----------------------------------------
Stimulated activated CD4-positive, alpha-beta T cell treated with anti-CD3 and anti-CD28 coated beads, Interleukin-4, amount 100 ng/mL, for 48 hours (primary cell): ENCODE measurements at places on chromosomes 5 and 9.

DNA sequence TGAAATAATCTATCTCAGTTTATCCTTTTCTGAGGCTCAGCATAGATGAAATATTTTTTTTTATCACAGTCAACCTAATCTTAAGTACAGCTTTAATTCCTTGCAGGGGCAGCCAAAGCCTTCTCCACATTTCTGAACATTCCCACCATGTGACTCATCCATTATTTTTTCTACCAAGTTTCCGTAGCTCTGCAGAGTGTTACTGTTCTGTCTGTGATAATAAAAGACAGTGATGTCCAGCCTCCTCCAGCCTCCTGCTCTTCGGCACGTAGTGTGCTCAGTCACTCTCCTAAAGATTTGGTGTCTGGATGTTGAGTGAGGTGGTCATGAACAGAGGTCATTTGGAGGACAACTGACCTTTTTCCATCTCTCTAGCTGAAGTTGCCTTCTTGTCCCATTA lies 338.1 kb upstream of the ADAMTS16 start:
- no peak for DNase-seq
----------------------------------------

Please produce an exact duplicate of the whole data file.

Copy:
Stimulated activated CD4-positive, alpha-beta T cell treated with anti-CD3 and anti-CD28 coated beads, Interleukin-4, amount 100 ng/mL, for 48 hours (primary cell): ENCODE measurements at places on chromosomes 5 and 9.

DNA sequence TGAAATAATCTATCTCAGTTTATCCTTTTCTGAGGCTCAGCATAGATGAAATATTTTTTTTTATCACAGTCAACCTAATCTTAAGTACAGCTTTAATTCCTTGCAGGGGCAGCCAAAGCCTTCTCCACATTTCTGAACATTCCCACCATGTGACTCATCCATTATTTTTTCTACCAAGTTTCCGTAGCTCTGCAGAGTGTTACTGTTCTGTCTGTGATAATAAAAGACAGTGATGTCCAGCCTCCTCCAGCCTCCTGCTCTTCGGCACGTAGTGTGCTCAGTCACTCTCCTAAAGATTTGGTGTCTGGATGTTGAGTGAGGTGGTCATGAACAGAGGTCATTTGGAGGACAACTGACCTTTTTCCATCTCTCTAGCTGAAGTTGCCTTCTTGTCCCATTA lies 338.1 kb upstream of the ADAMTS16 start:
- no peak for DNase-seq